Above, you’ll find a short trailer for The Broken Tower, a film about Hart Crane: candy-fortune scion, hard-drinking sexual adventurer, narrowly appreciated poet, and suicide victim at 32. The motion picture industry loves to dramatize this sort of literary life, although it tends to choose literary figures whose legacies have, in the fullness of time, accrued them a reasonable popularity. But Crane, though often seen as a more optimistic counterpart in modernism to T.S. Eliot, lacks almost all of Eliot’s name recognition outside scholarly circles. Part of this has to do with his notoriously “difficult” verbal style, which has made him nearly synonymous with a certain strain of poetic complexity. Allen Grossman once gave a lecture at the University of Chicago called “On Communicative Difficulty in General and ‘Difficult’ Poetry in Particular: The Example of Hart Crane’s ‘The Broken Tower.'” (The title name-checks the posthumously published biographical poem from which the new picture takes its name.) Even Tennessee Williams, a known fan of Crane’s work, said he could “hardly understand a single line” of it — adding that, of course, “the individual lines aren’t supposed to be intelligible.”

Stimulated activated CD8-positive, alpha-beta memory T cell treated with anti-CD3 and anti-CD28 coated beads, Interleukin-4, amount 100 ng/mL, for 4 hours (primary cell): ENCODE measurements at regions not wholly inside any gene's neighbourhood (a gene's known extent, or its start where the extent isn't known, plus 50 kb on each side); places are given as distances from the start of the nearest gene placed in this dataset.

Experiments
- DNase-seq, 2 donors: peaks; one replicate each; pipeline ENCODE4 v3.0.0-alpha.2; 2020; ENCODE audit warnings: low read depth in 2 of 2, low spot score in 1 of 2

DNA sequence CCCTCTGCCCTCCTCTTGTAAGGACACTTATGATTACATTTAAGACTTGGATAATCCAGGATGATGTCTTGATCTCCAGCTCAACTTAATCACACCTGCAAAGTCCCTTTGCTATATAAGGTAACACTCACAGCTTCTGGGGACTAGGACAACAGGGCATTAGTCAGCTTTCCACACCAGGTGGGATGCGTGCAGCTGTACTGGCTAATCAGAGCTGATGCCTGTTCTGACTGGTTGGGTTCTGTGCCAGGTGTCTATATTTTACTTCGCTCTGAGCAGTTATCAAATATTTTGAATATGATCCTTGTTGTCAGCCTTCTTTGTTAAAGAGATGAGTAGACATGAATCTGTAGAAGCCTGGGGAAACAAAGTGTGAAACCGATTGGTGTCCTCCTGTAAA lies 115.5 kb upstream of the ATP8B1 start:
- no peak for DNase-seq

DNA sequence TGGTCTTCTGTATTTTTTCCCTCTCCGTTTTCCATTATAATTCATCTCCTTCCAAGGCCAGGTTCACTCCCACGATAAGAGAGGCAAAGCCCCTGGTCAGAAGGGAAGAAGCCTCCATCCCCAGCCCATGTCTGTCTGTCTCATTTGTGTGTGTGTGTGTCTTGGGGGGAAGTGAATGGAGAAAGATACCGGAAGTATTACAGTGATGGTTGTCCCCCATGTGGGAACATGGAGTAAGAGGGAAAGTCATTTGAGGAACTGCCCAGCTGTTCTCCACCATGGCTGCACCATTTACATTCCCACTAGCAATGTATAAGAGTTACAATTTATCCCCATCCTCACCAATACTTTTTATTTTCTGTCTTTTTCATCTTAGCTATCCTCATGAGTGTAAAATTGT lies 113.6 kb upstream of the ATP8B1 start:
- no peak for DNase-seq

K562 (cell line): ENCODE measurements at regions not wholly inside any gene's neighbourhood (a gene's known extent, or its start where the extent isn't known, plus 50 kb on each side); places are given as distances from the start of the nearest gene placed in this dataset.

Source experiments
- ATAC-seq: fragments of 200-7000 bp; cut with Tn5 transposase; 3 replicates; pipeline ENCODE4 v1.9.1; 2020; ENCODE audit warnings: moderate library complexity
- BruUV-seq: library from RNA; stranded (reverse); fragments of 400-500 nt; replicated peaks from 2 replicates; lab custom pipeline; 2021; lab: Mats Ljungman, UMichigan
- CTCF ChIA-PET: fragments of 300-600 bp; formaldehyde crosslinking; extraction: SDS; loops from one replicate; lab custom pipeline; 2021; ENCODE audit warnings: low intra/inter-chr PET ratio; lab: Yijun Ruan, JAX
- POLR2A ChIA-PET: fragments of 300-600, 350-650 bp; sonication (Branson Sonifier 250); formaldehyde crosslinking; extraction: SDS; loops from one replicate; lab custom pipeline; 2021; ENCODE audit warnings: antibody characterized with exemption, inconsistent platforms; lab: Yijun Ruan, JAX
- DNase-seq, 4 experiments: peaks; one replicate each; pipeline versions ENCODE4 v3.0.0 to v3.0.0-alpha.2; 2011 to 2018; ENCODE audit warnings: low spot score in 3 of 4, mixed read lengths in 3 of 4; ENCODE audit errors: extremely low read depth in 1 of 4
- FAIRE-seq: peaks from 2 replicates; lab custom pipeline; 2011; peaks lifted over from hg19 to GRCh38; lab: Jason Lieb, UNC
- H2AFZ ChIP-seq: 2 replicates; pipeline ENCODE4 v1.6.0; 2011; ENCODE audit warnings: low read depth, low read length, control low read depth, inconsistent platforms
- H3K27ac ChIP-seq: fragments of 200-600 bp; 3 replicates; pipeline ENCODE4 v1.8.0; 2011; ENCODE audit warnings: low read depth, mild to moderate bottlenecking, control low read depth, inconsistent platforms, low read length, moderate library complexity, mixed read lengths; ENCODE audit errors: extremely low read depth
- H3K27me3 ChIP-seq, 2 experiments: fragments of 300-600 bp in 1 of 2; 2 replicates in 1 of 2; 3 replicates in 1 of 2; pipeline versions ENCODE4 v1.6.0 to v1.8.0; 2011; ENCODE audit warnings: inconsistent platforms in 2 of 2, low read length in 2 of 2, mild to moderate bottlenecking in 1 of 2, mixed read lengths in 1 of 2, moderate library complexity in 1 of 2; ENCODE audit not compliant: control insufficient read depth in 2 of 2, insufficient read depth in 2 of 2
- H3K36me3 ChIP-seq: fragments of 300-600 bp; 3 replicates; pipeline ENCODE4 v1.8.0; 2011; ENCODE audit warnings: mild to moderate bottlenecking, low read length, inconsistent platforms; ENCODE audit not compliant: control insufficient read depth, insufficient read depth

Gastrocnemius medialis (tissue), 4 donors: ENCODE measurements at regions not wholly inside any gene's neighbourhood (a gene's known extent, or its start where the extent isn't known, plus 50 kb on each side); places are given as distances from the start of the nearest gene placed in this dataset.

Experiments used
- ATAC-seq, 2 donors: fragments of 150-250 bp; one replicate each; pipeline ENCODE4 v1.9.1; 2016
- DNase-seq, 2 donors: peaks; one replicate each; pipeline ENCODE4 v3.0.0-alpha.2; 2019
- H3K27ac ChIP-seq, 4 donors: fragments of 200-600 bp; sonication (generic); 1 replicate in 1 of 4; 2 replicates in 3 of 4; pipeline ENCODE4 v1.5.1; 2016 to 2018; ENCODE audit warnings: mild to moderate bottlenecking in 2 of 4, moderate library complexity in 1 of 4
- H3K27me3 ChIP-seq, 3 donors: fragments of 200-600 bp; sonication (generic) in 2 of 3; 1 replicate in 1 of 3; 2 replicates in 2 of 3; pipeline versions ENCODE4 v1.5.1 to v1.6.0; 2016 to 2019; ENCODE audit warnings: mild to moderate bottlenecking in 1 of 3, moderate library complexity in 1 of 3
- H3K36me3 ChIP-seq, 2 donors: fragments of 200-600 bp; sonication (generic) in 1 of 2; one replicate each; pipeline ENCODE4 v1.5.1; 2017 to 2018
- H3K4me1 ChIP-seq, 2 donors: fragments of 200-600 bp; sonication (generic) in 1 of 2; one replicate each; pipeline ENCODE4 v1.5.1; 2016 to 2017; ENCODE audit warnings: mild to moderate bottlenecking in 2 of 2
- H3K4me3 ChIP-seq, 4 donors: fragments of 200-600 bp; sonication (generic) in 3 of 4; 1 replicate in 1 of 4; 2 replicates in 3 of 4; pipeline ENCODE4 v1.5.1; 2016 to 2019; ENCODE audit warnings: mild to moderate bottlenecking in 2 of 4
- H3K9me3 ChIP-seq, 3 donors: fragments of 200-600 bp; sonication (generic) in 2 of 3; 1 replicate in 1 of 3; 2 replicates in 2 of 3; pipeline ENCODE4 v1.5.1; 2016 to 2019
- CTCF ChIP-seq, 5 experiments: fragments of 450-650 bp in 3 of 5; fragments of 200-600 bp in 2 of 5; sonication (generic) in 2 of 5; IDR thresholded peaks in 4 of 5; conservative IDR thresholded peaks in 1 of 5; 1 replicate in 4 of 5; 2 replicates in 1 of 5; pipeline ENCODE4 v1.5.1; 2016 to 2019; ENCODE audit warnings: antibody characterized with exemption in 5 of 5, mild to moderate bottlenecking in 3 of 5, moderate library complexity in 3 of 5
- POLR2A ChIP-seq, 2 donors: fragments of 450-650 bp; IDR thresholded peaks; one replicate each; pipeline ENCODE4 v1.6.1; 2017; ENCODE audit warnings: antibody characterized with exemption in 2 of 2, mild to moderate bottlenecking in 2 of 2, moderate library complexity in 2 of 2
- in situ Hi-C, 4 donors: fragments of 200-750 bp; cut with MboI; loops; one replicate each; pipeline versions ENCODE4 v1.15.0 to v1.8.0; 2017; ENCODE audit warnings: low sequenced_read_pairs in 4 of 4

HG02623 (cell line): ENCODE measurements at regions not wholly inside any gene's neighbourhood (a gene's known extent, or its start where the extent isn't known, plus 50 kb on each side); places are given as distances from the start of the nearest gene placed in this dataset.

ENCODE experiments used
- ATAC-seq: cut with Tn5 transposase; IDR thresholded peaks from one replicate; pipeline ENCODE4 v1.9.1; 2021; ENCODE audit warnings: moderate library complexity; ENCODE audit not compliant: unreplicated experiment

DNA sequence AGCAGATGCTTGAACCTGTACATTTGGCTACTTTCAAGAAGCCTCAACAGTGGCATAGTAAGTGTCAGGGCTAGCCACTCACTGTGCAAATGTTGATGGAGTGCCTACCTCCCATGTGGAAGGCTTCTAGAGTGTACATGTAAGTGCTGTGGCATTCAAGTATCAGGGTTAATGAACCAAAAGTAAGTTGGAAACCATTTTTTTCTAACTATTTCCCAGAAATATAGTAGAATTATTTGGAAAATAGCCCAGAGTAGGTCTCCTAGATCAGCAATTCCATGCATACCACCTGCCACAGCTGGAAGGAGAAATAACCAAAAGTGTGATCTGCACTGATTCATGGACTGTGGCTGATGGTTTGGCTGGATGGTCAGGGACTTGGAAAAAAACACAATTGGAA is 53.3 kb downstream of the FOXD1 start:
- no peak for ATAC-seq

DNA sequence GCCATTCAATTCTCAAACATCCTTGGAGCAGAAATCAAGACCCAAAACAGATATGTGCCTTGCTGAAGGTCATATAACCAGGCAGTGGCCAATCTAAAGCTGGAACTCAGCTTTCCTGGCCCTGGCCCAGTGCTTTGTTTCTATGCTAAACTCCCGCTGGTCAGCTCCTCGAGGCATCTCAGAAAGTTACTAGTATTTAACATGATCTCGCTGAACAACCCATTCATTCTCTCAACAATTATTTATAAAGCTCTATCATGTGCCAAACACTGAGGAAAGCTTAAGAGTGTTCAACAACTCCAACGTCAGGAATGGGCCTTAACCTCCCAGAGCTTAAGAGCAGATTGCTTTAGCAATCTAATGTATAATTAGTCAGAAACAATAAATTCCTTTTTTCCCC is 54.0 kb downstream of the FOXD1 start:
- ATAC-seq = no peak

James Franco not only stars in The Broken Tower, but wrote, directed, and produced the film as well. Perhaps I need hardly mention that, since Franco makes no effort (and the media even less) to conceal his literary-academic interests and penchant for following several artistic pursuits at all times. The Broken Tower began as his NYU master’s thesis, went on to play at the Los Angeles Film Festival, and has very recently entered limited theatrical release. The clip above, taken from the Q&A at the picture’s Boston College premiere, features both Franco and Paul Mariani, author of The Broken Tower: The Life of Hart Crane, the biography that galvanized Franco’s fascination with Crane as he read it on the set of 2002’s Sonny. After hearing both men describe how the grim yet optimistic, resistant yet compelling wordscape of Hart Crane drew them in, don’t be surprised if you feel the impulse to do some research of your own.
(See also: Hart Crane’s poems on Poemhunter.com.)